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The Gary Null Show – 01.12.16

Dr. Jack Rasmus is a professor of political economics at St. Mary’s College and Santa Clara University in California. Prior to teaching, he was an economic analyst for several global corporations and an organizer, negotiator and business representative for several labor unions. At one time he was elected at the National First Vice President of the National Writers Union. In addition to his economic profession, Dr. Rasmus is a playwright and author of fictional works dealing with social struggles, and the owner of Kyklos Productions. He is the author of several books, most recent being “Systemic Fragility in the Global Economy” which explores why mainstream economic analysis repeatedly fails and why we have been incapable of producing a sustainable recovery and economy. Jack also hosts a radio program “Alternative Visions” on the Progressive Radio Network every Friday at 3 pm Eastern time. His website is JackRasmus.com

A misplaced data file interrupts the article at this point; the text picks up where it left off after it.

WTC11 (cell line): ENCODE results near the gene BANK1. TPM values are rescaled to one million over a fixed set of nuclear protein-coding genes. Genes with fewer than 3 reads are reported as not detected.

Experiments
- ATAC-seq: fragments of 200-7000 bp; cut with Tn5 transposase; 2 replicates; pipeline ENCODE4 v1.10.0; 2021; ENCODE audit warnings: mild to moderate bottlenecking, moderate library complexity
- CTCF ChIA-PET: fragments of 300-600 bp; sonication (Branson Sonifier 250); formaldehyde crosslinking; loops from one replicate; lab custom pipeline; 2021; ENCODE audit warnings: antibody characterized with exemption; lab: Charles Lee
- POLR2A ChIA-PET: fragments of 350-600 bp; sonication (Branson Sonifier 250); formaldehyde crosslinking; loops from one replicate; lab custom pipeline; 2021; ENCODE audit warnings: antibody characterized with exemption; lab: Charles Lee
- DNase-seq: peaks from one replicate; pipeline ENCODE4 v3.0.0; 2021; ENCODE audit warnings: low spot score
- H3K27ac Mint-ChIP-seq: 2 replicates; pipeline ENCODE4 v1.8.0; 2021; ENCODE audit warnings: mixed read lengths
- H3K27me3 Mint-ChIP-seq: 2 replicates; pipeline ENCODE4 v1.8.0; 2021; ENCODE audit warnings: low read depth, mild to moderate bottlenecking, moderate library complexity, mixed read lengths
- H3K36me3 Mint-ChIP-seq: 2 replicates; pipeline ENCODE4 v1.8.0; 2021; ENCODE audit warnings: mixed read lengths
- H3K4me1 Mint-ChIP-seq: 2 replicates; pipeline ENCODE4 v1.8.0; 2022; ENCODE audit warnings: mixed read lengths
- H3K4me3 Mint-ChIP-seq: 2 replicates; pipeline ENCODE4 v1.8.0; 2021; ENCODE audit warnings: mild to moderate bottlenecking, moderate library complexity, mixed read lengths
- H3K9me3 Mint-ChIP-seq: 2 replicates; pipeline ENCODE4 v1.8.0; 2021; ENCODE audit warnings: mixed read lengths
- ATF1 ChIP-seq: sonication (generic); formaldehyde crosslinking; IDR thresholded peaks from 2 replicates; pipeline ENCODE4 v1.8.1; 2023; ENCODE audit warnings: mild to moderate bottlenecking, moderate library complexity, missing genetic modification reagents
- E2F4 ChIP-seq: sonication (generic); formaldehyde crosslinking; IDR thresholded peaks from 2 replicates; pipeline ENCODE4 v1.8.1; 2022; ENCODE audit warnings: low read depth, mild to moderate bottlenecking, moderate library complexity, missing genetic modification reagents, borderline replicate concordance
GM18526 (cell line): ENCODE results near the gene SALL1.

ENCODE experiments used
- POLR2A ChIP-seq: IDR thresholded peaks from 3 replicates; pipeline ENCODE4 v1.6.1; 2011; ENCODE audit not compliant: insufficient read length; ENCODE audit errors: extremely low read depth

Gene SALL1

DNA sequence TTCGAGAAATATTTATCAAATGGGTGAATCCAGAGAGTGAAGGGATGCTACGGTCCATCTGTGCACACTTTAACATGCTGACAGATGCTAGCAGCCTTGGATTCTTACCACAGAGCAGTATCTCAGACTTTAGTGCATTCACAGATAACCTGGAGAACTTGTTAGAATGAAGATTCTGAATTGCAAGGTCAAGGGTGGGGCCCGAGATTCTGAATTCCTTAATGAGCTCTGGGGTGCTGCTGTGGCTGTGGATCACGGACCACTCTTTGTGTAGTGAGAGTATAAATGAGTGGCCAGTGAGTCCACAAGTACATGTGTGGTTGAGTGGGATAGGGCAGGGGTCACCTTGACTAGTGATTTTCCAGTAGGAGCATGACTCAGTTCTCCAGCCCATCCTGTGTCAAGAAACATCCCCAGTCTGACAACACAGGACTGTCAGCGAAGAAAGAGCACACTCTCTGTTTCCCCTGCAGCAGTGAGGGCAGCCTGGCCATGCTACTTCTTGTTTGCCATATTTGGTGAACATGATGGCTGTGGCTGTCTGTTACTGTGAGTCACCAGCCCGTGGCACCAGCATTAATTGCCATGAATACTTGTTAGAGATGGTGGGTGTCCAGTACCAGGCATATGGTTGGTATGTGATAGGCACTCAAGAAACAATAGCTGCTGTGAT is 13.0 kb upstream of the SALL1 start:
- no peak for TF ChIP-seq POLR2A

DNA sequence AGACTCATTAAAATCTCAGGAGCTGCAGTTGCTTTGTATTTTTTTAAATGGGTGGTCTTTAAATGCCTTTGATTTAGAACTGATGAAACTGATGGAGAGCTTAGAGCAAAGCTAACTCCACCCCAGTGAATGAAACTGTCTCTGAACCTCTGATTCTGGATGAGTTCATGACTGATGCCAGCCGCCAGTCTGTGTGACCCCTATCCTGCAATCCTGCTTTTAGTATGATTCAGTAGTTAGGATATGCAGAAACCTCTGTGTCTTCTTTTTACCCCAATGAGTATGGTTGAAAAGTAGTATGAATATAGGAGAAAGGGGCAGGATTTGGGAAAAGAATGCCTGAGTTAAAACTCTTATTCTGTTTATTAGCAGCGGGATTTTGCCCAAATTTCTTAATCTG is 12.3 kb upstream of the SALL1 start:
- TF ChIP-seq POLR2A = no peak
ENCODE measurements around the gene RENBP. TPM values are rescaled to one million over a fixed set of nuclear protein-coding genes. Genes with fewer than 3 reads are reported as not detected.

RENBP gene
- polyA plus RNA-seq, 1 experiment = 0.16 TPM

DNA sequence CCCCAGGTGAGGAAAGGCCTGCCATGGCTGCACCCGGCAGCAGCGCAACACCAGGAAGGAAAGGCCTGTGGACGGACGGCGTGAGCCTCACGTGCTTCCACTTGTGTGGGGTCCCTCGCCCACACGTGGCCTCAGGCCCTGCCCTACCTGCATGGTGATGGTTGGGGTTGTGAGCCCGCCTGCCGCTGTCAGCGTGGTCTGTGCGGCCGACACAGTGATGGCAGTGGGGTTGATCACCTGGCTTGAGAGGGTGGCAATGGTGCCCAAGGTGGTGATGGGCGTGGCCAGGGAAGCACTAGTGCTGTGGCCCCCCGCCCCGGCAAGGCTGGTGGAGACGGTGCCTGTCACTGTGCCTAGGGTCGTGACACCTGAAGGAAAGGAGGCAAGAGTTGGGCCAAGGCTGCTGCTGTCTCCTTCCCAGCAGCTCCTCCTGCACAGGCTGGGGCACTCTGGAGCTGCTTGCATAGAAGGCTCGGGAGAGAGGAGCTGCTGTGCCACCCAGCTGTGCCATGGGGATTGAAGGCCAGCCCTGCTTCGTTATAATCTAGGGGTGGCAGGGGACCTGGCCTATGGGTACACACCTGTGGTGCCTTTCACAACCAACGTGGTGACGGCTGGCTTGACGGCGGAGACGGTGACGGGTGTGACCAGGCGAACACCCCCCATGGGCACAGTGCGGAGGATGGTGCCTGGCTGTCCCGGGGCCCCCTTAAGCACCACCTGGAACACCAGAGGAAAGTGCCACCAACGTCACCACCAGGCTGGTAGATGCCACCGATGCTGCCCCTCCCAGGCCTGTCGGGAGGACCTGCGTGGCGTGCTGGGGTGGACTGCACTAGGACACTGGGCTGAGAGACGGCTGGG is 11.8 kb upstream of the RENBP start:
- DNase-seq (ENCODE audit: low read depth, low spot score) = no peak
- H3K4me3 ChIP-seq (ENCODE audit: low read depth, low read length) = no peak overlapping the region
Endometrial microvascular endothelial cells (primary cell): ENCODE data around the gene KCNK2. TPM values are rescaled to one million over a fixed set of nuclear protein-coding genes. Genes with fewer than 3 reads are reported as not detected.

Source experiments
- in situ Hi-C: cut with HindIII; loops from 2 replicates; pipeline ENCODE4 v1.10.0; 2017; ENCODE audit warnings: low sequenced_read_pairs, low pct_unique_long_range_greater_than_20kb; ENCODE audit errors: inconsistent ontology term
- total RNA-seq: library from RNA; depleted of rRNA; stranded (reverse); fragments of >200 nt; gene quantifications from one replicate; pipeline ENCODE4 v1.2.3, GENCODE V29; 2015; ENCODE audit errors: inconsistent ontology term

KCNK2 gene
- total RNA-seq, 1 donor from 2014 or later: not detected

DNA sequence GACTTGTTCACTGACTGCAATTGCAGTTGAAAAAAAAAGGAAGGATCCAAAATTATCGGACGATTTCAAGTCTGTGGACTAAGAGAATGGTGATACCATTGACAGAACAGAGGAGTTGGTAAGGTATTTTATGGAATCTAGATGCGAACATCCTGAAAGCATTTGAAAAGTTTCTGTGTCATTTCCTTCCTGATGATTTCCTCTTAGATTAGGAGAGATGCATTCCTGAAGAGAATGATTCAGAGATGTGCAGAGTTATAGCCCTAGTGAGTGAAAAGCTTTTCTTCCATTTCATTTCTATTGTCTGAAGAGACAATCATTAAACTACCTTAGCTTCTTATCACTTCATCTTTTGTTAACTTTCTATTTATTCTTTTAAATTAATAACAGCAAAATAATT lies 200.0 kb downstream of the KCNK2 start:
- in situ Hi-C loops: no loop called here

Here were some of the topics Gary and Jack spoke about:

Bank holdings of derivatives – 247 Trillion total – vs. actual assets
Law approving bail-ins – this was warmed about back in 2013 thanks banks could grab deposits without warning in order to blunt future failures
There have been reports that governments and central banks want to move towards a cashless society. Why is this being pushed by central banks and is it even possible (an article in May’s issue of MIT’s Technology Review claims it would not be possible)
What is government NOT doing to spur economic recovery and establish a new course towards growth?
BOOK: “Systemic Fragility in the Global Economy”

RADIO PROGRAM: “Alternative Visions” on the Progressive Radio Network every Friday at 3 pm Eastern time.

WEBSITE: JackRasmus.com

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Joshua Krause – 77% of Two-Year-Olds Now Use Mobile Devices on a Daily Basis

There is no doubt that the pace of technological development we’ve seen in recent years has been both amazing, and frightening. It’s certainly made our lives easier, but no one can ignore the fact that these developments are happening faster than the human race can adapt to them. Predictably, this has spawned a widespread fear of technology in our culture. …